This title above is how The Guardian described The Case Against the Sexual Revolution, a new book by British feminist Louise Perry.  A 30-year-old “proud Feminist,” Perry has spent her working career helping female victims of sexual abuse and exploitation.  She explains, “It’s precisely because I’m a feminist that I’ve changed my mind on sexual liberalism.” Notes the Daily Citizen, “She writes as a feminist because many things are changing in our current debate over sexuality and new voices are feeling emboldened to speak out.”  

From her work with victimized women, Perry concludes that the sexual revolution was, “an ideology premised on the false belief that the physical and psychological differences between men and women are trivial, and that any restrictions placed on sexual behavior must therefore have been motivated by malice, stupidity or ignorance… The problem is, the differences aren’t trivial. Sexual asymmetry is profoundly important.”   

Perry believes women lost much in the “advances” of the sexual revolution. She hopes her writing will spark a new and different feminist movement. “I think,” she writes, “young women have been utterly failed by liberal feminism and have the most to gain from swingback against its excesses.”  She is hopeful that her efforts will help accelerate this swing.  

The Guardian noted that Perry’s book “comes as something of a shock to see a feminist writer with any new ideas at all.”  However, The Daily Citizen is hopeful.  “Maybe that is because Louise Perry is not proposing new ideas, but instead, rediscovering some very old and wise ones. And it is very good that she is gaining such a wide hearing in articulating these views to a new generation of women…”

Of special interest to me was Perry’s comment regarding men: “If a man isn’t willing to stand up in front of everyone you and he knows and promise to cherish you forever, then how can you be sure he’s really committed to your shared life?” In this regard Perry has some very traditional views about marriage.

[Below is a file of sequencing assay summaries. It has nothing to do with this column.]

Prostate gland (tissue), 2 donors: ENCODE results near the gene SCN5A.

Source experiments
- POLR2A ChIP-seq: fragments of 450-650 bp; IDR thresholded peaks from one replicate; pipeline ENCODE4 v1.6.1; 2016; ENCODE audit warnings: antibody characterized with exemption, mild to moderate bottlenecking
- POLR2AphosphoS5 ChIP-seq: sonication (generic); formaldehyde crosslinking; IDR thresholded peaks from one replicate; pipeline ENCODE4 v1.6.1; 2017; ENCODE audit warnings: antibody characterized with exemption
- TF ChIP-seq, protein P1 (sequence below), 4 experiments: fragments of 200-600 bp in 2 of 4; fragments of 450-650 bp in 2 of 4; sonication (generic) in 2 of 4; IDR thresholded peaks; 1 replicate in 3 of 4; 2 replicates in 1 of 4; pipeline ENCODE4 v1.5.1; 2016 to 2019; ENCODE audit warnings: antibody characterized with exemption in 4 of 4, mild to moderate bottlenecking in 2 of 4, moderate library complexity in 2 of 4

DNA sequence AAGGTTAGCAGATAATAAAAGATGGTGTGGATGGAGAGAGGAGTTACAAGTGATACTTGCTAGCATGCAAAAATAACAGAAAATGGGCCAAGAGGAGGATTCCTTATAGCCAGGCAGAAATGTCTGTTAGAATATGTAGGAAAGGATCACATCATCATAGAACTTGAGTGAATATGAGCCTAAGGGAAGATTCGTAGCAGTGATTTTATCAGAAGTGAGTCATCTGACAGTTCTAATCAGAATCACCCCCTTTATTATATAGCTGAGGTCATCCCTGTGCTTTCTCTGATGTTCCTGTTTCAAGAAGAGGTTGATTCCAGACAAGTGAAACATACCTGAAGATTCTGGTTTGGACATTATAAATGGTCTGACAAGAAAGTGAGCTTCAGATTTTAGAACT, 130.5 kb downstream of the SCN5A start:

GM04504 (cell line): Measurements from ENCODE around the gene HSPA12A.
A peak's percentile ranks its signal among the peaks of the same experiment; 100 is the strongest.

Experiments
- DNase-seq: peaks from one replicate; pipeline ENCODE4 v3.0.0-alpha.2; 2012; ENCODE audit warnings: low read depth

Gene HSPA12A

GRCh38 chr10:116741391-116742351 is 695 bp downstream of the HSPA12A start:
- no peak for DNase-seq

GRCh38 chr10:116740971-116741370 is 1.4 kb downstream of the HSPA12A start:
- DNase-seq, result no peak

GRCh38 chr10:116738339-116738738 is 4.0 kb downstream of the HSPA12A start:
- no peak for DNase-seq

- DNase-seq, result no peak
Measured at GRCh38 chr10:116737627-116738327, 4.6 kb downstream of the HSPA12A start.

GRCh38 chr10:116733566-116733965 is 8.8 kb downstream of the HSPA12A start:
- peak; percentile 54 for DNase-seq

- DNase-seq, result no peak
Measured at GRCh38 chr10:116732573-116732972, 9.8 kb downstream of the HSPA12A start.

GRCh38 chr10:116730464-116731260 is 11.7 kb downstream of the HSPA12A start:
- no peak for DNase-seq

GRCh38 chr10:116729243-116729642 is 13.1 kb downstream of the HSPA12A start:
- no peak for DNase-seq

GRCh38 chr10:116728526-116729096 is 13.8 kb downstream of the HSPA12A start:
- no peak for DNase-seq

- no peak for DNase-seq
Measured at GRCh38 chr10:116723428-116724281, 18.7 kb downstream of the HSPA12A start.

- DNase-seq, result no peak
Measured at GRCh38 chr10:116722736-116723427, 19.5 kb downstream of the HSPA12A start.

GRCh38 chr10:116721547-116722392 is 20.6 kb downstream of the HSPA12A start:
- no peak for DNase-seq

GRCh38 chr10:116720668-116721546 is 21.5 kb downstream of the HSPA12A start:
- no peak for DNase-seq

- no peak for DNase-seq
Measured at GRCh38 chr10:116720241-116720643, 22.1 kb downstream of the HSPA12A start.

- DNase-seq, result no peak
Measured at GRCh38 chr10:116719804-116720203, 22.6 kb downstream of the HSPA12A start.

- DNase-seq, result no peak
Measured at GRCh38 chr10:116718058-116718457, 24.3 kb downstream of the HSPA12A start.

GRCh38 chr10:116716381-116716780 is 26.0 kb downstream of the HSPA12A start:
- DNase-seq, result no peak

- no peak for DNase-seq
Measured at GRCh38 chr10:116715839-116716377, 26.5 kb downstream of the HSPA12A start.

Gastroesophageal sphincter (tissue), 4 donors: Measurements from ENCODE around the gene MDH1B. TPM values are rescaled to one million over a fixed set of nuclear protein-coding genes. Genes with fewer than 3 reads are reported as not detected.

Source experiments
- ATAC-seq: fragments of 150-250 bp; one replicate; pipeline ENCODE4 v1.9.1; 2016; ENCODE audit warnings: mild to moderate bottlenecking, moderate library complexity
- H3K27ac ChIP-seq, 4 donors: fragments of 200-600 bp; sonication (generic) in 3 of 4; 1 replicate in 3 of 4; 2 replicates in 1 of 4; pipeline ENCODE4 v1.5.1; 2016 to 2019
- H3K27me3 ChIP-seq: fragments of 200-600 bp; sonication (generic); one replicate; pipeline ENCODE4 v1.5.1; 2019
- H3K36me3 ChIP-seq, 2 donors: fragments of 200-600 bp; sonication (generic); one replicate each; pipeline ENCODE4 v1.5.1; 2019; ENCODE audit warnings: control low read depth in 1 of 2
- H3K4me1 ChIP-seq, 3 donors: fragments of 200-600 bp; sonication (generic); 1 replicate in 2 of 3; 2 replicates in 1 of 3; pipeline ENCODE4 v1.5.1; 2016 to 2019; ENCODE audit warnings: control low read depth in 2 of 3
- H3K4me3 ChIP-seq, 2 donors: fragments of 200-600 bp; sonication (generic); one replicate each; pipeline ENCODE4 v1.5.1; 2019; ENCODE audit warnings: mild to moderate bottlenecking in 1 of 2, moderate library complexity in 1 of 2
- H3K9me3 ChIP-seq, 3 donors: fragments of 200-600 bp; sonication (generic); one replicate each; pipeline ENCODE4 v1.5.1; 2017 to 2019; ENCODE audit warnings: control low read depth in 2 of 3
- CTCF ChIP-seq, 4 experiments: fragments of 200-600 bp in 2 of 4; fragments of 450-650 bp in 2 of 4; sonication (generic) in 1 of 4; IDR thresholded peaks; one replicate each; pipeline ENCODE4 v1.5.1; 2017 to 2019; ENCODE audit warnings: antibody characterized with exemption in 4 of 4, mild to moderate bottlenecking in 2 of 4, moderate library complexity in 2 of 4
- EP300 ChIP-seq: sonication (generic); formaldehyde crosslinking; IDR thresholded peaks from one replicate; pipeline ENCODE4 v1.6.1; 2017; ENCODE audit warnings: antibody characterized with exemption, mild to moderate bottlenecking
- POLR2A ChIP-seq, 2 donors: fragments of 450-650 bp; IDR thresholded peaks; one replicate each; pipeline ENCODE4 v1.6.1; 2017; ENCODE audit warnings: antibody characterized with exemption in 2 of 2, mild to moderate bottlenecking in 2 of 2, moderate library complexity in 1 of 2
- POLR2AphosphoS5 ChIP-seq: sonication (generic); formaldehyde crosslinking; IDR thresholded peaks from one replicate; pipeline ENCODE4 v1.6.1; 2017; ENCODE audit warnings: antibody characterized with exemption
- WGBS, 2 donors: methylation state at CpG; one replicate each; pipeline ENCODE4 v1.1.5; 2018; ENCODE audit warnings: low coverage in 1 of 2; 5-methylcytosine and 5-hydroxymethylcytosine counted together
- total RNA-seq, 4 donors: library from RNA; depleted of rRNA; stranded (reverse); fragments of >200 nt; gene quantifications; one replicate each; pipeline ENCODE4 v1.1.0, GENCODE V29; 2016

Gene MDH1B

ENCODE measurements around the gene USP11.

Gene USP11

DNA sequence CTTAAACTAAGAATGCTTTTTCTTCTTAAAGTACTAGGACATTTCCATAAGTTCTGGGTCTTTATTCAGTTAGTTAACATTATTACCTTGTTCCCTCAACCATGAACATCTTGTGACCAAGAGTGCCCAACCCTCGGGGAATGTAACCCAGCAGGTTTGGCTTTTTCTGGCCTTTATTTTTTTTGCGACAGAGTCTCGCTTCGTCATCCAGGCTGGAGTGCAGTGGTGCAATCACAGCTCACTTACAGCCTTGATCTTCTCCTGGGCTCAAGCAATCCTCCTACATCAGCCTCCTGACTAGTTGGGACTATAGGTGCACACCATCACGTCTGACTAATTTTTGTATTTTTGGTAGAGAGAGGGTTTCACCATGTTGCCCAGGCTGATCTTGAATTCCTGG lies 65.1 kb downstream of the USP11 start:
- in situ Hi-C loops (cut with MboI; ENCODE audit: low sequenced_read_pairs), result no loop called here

Critical of marriage vows that are “tailored by individual whims and sentimentalities,” Perry maintains they are “not rugged enough to honor what marriage itself is and is supposed to be.”  She explains, “Every time my husband and I go to a traditional [high church] wedding, we hear again the words we spoke at our own wedding and are reminded that we’ve opted into an institution that every other married couple is part of.”  

Perry believes that women are unique in their femininity.  She sees female sexuality is fundamentally more civilized and can produce life. “It requires more protection, being respected and honored by all.”  Rather than advocating freedom, which ended up in Perry’s view “enslaving nearly everyone, women especially,” she prefers “the ideal of restraint by both men and women over freedom.”

Men, I hear in these words a cry for men to be “protectors.”  I am reminded of the song by Sanctus Real entitled “Lead Me” (2010).  It has always been convicting to me:  

“Lead me with strong hands/Stand up when I can’t/Don’t leave me hungry for love/Chasing dreams, but what about us/Show me you’re willing to fight/That I’m still the love of your life/I know we call this our home/But I still feel alone.”

Men, rejoice in your freedom to be the protector of your marriage, family, and home. Don’t give up the fight.  Take the lead by protecting and showing your wife the respect she deserves. “Be good husbands to your wives. Honor them, delight in them” (I Peter 3:7 – Message).  In a confused world, you can bring some order and peace.